Senior Living’s “New Normal”
Like many industries, the senior living industry is continuously combating the difficult obstacles brought on by COVID-19. During the height of COVID, senior living communities had to quarantine and lockdown to protect its’ residents, residents’ families, and staff from the virus. Senior living communities all across the United States had to adapt to these changes to keep everyone safe while continuing to provide effective care and communication to residents and their families.
One way that senior living communities achieved this was through introducing new technology. Caregivers and staff used technology to create activities for residents, connect residents with their friends and family, improve communication amongst staff and resident families, provide care, and more.
Switching Out “Old School” Technology In Senior Living Communities
Before the pandemic, technology was not used often in senior living communities, especially among residents, for communication or care. Technology that they did use consisted of wearable technology, like bracelets and pendants. However, bracelets and pendants have limitations and accuracy results despite being on the market for decades. This type of technology proved it was not advanced enough to meet the demands of caregivers.
Now, trends show that as senior living leaders navigate towards a “new normal,” they will welcome new technology. These new solutions consist of AI, voice technology, and analytic monitoring tools to aid residents and staff.
The Future of Senior Living With Technology
The end of the pandemic is in sight. More people are getting vaccinated, and senior living communities are starting to reopen to in-person visits and staff. Despite this change, they still plan to use technology that helped them during the pandemic to continue improving and increasing the efficiency of care. Furthermore, they are starting to explore new hardware and software technology solutions to prepare for the demands and challenges of the future.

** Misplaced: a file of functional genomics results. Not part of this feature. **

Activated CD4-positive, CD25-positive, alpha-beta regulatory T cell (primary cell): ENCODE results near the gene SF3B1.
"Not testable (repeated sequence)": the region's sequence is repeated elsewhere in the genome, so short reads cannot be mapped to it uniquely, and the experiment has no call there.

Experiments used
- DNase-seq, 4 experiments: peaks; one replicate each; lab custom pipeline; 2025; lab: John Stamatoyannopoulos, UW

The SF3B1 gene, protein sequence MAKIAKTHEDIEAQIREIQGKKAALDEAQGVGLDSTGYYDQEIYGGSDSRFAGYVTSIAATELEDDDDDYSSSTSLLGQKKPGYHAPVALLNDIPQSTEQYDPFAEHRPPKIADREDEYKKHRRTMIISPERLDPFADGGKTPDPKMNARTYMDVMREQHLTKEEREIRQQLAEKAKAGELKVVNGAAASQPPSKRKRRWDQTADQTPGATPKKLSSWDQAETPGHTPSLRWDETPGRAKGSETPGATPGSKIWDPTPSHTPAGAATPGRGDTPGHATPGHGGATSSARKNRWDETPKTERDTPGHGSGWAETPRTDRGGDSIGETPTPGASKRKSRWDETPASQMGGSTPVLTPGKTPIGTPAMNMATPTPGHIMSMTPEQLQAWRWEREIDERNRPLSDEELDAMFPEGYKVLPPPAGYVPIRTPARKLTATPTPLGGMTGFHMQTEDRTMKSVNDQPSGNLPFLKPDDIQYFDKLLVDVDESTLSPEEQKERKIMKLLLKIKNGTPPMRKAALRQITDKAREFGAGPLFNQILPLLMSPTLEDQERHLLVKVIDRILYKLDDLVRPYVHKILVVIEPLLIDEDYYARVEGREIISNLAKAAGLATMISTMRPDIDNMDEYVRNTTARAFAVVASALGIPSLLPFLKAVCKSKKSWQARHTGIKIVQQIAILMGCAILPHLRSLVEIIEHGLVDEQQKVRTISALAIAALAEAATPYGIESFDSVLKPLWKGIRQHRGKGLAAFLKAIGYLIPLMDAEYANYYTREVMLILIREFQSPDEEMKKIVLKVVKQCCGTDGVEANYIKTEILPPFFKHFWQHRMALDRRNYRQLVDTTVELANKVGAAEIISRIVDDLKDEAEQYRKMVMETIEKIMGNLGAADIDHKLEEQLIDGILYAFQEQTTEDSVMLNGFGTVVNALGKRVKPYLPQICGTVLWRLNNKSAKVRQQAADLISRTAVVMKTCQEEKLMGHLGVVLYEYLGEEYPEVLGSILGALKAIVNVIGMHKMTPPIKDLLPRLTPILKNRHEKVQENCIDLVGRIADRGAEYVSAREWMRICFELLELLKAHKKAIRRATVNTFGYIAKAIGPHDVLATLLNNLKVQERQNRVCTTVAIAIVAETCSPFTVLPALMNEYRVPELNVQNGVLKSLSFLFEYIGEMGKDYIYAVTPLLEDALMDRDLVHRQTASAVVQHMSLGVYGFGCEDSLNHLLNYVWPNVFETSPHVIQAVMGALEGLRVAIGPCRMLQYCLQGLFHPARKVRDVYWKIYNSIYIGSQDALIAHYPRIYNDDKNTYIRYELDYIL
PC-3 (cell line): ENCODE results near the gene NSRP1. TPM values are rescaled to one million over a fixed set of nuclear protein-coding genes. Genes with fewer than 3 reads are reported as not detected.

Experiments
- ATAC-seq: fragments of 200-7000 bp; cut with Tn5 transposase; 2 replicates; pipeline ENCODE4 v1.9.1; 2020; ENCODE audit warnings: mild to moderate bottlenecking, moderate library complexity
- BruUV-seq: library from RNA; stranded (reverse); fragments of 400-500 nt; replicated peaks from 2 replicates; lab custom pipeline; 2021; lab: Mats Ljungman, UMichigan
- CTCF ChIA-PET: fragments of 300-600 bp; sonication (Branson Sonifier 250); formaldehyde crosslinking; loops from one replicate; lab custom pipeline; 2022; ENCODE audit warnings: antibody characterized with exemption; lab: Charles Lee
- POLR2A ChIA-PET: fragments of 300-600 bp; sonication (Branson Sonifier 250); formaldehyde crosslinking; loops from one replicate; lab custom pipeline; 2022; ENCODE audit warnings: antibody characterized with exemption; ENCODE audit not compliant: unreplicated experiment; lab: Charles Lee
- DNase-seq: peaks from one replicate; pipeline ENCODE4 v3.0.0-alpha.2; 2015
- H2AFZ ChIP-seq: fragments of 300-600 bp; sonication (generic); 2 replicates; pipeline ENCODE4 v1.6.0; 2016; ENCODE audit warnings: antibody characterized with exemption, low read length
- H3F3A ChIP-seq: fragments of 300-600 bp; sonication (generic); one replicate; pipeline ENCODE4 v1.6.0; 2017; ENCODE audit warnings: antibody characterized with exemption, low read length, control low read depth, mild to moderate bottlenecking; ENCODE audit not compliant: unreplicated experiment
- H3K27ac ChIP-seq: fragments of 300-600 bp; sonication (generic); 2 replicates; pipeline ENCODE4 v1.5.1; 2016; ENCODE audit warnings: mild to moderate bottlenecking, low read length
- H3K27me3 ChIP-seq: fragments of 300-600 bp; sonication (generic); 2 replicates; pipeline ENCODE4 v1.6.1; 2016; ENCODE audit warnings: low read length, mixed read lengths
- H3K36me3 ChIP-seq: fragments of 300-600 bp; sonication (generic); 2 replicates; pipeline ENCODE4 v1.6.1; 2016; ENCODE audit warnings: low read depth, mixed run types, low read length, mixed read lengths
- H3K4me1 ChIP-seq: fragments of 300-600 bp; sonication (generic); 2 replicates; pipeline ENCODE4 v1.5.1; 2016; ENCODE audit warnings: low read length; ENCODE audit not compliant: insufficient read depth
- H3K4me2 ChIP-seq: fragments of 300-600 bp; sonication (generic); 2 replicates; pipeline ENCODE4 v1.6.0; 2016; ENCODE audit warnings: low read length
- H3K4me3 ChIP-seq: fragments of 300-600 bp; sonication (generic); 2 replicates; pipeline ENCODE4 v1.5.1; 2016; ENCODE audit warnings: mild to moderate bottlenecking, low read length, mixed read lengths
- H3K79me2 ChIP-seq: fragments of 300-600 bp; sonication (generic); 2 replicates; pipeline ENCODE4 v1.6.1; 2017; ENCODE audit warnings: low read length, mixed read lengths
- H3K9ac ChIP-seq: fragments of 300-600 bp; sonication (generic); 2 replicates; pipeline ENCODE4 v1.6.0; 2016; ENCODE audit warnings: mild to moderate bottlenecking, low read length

Here are three major factors for why senior living leaders want to use technology to strengthen their communities for the future:
1. “The Wave” of Baby Boomers
The future of the senior living industry projects to see immense growth driven by the US aging population. According to the US Census Bureau, all Baby Boomers will be at least 65 or older by 2030, making up 21% of the total US population. This increase in the aging population will demand more from different living options, whether aging in place, retirement communities, assisted living, or memory care.
Baby Boomers value different environments, amenities, care types, and more when choosing where and how they want to age. Including the use of technology to monitor their health, communicate with their friends and family, and seek entertainment. This generation wants to use technology to lead more independent lives while still recognizing that they need care related to their aging.
To prepare for the future of their senior living communities, administrators will incorporate more advanced technology to support the independence of Baby Boomers and other residents for as long as possible. This type of technology includes streaming services for entertainment and voice technology like Amazon’s Alexa to ask for help, set reminders, and connect with their loved ones.
2. Demand for Higher Quality of Care
Another trend that will continue for senior living is the increase in seniors with higher acuity and physical disabilities moving into senior living communities. Currently, the average age of a resident in a senior living community in the US is 85 years old. People are living longer, and the aging population in the US is increasing. Therefore the need for unique and high-quality care as incoming residents arrive more crisis-driven is something that senior living communities must prepare for. Technology that can help monitor and track resident activity and predict resident care can help meet these needs.